In our Junior School, Year 4 students have taken up the enjoyable task of creating clay owls. Starting with a block of clay, we used various wooden and metal tools, along with knives to refine and develop owl shapes and features, but we talked to pupils about our hands being the best for sculpting. The pupils quickly learned the importance of balance, use of slip and the drying out process before firing.

In Year 8, one exciting task our students undertook during the summer term was to create Islamic designs using traditional terracotta clay. Groups consulted traditional Islamic patterns and symmetry before creating their tiles, which the students carved with wooden and metal tools, incised with knives or built up with raised slabs to create a variety of designs and finishes. Card and paper templates ensured high quality results.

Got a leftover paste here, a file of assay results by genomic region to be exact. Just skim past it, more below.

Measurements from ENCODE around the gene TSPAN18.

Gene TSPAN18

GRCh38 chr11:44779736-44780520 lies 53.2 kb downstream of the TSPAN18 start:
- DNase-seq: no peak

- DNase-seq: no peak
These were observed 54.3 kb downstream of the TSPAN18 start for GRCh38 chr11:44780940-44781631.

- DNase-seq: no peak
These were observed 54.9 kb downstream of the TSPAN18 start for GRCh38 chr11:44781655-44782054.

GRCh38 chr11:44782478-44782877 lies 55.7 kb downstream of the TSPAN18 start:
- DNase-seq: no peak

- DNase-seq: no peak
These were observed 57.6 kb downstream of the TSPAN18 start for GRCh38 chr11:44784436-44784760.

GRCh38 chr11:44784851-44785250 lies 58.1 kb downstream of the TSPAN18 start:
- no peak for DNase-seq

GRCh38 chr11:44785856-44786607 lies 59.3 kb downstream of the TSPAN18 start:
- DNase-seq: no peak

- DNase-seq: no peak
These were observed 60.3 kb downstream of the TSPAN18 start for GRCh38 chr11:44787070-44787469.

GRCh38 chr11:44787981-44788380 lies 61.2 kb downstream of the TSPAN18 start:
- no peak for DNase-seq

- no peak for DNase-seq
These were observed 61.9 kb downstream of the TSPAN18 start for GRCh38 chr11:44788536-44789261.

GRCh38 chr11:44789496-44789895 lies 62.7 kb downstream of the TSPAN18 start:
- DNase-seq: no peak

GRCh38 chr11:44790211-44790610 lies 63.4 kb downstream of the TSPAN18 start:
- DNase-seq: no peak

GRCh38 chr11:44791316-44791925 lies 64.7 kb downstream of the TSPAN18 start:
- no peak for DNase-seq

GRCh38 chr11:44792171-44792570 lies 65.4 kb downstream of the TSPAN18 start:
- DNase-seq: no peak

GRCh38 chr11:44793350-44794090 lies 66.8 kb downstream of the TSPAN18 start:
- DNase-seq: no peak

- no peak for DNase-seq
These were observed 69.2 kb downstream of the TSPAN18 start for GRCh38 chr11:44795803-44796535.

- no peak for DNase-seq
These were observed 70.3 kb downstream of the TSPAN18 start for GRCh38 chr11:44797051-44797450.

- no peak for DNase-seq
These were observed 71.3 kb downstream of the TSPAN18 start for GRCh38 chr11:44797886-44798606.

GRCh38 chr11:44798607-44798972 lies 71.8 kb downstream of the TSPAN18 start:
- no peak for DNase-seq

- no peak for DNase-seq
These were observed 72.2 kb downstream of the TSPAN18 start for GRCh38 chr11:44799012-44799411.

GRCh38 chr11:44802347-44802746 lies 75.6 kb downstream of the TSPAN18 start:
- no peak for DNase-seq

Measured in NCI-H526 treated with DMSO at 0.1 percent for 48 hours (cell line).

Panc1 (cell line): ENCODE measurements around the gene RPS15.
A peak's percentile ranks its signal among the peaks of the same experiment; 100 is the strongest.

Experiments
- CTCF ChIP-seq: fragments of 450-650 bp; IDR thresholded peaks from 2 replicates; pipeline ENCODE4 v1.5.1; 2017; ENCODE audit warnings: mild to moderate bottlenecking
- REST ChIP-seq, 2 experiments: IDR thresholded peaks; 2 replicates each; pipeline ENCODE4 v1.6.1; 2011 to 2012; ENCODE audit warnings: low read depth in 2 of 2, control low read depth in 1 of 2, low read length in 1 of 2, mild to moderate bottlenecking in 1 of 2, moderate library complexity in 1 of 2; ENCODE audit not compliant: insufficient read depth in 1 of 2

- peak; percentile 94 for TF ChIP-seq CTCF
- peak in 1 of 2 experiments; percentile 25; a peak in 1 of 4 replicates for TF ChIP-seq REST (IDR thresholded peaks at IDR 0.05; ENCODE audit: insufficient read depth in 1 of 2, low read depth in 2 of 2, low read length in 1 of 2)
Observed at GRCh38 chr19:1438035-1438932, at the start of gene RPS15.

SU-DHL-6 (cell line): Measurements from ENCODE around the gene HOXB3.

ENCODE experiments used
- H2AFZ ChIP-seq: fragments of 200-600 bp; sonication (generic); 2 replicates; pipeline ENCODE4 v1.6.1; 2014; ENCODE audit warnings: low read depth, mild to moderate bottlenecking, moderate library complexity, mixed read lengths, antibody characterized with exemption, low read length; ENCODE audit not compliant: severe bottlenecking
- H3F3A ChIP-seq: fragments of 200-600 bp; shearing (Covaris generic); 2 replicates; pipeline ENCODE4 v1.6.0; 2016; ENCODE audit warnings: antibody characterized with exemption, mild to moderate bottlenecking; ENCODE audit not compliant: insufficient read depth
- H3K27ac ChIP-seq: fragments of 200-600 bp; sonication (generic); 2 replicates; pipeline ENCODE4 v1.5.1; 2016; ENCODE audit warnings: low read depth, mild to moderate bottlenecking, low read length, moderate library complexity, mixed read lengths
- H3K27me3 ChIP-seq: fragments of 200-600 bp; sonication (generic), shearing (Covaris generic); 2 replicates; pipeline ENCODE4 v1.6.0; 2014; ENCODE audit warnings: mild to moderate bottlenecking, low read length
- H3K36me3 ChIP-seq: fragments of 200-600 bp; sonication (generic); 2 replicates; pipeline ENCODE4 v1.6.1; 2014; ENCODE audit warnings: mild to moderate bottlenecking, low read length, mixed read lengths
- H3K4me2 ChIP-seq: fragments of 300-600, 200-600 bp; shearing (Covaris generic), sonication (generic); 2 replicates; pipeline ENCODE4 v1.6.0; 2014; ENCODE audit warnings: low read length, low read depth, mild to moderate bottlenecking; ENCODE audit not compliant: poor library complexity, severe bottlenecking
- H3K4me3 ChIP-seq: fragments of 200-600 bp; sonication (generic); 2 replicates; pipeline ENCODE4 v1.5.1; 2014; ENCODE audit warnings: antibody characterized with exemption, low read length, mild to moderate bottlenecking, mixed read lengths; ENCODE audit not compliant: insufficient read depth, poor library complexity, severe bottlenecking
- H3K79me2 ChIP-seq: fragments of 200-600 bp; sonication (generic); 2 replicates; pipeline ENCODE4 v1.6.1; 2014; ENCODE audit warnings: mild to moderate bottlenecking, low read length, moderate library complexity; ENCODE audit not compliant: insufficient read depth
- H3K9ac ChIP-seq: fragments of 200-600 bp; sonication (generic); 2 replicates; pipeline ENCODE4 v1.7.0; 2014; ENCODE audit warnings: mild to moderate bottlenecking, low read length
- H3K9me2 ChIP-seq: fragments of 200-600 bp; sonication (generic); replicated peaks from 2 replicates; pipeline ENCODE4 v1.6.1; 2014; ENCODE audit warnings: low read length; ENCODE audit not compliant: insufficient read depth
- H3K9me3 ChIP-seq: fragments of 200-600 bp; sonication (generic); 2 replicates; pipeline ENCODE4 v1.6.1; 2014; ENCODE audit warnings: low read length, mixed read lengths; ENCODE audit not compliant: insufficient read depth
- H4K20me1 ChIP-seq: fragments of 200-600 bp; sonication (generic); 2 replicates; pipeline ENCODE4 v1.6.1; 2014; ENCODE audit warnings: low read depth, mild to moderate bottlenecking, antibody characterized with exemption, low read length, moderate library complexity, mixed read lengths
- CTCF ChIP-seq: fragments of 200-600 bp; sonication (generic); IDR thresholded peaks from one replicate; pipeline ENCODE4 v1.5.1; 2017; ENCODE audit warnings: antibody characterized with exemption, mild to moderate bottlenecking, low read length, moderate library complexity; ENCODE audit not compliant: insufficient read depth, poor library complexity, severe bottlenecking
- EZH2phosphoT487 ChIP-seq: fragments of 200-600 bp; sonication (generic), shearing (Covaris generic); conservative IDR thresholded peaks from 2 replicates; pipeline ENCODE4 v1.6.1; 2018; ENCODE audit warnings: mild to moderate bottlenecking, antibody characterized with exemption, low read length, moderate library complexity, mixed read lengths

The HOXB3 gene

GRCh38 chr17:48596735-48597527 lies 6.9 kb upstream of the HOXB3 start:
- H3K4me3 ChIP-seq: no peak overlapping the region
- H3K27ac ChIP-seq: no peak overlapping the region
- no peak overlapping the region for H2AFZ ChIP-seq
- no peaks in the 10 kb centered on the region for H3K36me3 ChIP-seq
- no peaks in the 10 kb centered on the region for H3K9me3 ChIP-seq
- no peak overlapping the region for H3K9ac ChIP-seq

Islamic designs, ready for tile construction, using traditional terracotta clay for authenticity.

Students in Year 9 had great fun creating Club Tropicana inspired plates. Using slabs and underglazes for colour, old plates were used as moulds for the ease of construction and to give a smooth finish, with the finished items being displayed proudly at the front of the school. A recent task for our Year 10 students was to plan and create their own Canopic Jars. Using the coil technique to hand build the structure, the final results were fantastic as you will see below.

The finished results of our Year 9 Club Tropicana plates and the Year 10 Canopic Jars